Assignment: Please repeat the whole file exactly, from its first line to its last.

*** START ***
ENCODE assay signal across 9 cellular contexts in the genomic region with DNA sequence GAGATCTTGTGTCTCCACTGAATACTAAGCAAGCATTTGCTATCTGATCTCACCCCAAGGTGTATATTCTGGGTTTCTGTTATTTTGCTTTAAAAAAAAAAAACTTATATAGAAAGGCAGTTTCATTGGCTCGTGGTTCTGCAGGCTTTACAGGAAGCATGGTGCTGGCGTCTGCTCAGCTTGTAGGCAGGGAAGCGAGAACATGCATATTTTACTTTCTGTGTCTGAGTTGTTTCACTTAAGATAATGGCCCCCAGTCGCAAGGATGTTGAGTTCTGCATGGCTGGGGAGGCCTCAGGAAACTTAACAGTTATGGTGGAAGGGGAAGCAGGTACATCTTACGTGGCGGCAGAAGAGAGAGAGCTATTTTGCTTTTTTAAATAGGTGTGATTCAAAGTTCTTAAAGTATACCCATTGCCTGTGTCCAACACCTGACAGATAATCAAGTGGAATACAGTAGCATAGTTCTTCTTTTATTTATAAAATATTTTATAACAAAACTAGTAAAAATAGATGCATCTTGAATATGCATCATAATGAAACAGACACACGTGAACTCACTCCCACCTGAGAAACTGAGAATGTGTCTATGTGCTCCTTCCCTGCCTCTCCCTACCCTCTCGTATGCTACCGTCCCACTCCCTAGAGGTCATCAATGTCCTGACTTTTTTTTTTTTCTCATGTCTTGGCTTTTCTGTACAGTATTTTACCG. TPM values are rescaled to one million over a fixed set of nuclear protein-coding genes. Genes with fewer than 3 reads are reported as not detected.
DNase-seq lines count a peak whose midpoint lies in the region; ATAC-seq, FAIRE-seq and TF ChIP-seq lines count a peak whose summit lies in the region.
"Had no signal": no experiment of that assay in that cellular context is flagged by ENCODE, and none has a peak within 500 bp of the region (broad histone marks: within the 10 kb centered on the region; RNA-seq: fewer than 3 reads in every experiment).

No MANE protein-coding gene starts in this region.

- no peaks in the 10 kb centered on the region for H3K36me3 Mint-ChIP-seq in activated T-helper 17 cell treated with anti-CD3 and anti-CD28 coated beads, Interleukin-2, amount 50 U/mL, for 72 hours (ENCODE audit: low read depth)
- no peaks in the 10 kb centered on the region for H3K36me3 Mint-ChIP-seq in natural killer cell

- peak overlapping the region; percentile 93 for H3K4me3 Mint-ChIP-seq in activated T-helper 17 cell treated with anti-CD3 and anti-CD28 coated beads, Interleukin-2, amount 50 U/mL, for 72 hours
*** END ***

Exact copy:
ENCODE assay signal across 9 cellular contexts in the genomic region with DNA sequence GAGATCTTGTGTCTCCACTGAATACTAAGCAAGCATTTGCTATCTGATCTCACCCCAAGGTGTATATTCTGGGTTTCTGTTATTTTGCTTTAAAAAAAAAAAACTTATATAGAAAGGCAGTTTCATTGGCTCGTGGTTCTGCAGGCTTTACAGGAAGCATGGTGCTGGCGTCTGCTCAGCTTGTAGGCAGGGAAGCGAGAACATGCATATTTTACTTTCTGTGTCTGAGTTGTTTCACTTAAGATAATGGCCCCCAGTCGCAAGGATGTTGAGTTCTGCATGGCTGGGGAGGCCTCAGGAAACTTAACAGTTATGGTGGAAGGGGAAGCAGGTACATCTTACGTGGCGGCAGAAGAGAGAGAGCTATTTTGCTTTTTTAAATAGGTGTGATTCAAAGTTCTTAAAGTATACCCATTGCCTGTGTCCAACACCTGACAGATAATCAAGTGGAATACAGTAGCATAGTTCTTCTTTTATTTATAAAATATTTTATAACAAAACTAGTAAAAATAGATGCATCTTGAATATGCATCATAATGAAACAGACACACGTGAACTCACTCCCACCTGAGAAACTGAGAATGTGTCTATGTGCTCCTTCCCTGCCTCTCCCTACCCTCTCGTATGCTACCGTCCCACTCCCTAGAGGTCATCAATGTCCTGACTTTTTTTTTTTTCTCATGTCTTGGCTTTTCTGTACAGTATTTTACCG. TPM values are rescaled to one million over a fixed set of nuclear protein-coding genes. Genes with fewer than 3 reads are reported as not detected.
DNase-seq lines count a peak whose midpoint lies in the region; ATAC-seq, FAIRE-seq and TF ChIP-seq lines count a peak whose summit lies in the region.
"Had no signal": no experiment of that assay in that cellular context is flagged by ENCODE, and none has a peak within 500 bp of the region (broad histone marks: within the 10 kb centered on the region; RNA-seq: fewer than 3 reads in every experiment).

No MANE protein-coding gene starts in this region.

- no peaks in the 10 kb centered on the region for H3K36me3 Mint-ChIP-seq in activated T-helper 17 cell treated with anti-CD3 and anti-CD28 coated beads, Interleukin-2, amount 50 U/mL, for 72 hours (ENCODE audit: low read depth)
- no peaks in the 10 kb centered on the region for H3K36me3 Mint-ChIP-seq in natural killer cell

- peak overlapping the region; percentile 93 for H3K4me3 Mint-ChIP-seq in activated T-helper 17 cell treated with anti-CD3 and anti-CD28 coated beads, Interleukin-2, amount 50 U/mL, for 72 hours